Old Saint Basil's Cathedral in MoscowJohnson's Russia List title and scenes of Saint Petersburg
Excerpts from the JRL E-Mail Community :: Founded and Edited by David Johnson

#7a - JRL 2006-201 - JRL Home
RIA Novosti
September 5, 2006
Russia's problems exposed in Kondopoga

MOSCOW. (RIA Novosti political commentator Vasily Ivanov) - An incident of national importance took place in Kondopoga, a small city in Karelia.

As it usually happens, at first everything seemed routine. Men started a row in the Chaika restaurant in the late hours of August 30th. The investigators are still to find out the details but it quickly developed into a massive fight, in which two local residents - Sergei Usin and Grigory Slizov - lost their lives. The locals were locked in combat with the Chechens, who came to the city from the Caucasus. This triggered off what has become the biggest outbreak of interethnic violence in Russia in the past few years. Only OMON (special task police force) managed to stop the fighting, but the authorities are still fearful that violence may spread to the rest of the republic.

During several days, the locals destroyed a number of trade outlets belonging to immigrants from the Caucasus, and repeatedly set on fire the Chechen-run Chaika restaurant, where the murders were committed. At night, the city turns into a scene of looting. The criminals are fanning up unrest in a bid to line their pockets. By the local standards the price is high - the property, a profitable business, and millions of dollars.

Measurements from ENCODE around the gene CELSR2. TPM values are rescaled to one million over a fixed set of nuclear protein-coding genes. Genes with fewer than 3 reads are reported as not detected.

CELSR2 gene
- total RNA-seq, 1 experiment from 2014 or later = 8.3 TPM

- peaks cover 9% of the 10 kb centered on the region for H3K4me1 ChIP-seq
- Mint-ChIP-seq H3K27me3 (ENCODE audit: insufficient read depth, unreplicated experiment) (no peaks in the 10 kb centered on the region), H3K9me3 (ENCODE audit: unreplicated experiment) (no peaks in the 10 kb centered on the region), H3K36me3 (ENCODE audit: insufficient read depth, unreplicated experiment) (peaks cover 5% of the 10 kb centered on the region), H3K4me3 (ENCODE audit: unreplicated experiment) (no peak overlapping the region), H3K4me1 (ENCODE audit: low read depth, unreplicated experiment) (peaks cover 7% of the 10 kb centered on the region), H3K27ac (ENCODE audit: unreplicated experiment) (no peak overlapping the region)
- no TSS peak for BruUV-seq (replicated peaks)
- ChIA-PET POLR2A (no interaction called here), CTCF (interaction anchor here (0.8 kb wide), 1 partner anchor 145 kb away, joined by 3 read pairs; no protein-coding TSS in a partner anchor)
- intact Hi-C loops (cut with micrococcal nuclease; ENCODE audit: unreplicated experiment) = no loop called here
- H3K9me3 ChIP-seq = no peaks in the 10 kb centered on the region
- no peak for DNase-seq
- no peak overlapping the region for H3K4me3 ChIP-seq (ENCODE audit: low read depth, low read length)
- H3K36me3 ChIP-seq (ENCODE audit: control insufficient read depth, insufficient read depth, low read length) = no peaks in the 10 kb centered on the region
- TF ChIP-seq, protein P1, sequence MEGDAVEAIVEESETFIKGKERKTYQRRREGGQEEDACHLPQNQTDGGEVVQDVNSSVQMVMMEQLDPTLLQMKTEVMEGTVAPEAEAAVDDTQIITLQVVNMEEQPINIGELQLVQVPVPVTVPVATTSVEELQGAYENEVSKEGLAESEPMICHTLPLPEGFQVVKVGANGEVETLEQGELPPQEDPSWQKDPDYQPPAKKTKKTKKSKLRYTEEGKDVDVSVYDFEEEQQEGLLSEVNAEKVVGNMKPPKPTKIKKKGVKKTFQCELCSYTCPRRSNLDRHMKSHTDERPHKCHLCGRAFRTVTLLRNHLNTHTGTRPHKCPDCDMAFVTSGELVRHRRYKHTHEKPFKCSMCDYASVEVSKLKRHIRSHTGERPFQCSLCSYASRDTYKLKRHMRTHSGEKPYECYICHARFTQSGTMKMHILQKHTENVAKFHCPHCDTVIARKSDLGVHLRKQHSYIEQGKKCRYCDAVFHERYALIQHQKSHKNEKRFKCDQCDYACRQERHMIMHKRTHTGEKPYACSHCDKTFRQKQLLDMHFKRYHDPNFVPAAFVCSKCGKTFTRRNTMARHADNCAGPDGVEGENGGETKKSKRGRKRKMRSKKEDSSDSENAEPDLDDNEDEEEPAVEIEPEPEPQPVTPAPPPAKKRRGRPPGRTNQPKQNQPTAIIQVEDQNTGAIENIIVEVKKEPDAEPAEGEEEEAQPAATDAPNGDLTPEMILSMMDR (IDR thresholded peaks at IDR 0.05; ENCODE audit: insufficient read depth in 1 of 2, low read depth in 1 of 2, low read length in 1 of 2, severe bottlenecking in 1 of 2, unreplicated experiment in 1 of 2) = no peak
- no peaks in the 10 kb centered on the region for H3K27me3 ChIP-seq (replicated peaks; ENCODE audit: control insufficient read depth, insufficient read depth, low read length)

In Kondopoga, everything is in a tangled skein. At spontaneous rallies, local residents are demanding that migrants from the Caucasus should be ousted from the city. In turn, the municipal Chechen Diaspora has not been marking time, either, and is sounding alarm. Residents and politicians from Chechnya are trying to help settle the conflict, pushing aside the members of the Public Chamber and Duma deputies en route to Kondopoga from Moscow. Chechen President Asu Alkhanov and Prime Minister Ramzan Kadyrov have made serious statements. The bad situation is made much worse by the fact that Chechnya has only recently got out of a civil war - it abounds in weapons and hot heads, who are ready to rush to Kondopoga and "put things right there."

The Chechens should be given credit for having turned over the three suspects to the authorities, thereby helping the latter's all-out efforts to curb the conflict. It is now obvious that it has been brewing for a long time. The authorities have promised to shut down the Chaika restaurant, oust Caucasian migrants from the Kondopoga market, and give it over to the local businessmen.

Although interethnic strife is rather common in Russia, the violence in Kondopoga does not have a precedent. Russian politicians like to repeat that Russia is a country of numerous ethnic groups and religions, and for this reason it should pursue a well-balanced and cautious nationalities policy. After Kondopoga it has become clear - these words are very true but the problem is that the Russian authorities are not absolutely sure what this policy should be. Now they are acting at random, trying to make correct decisions in a very complicated situation. Clashes of commercial interests, interethnic tensions, urgent social problems, poor living standards, and discontent of vast numbers of people are settling at loggerheads Russian nationals of different ethnic origin.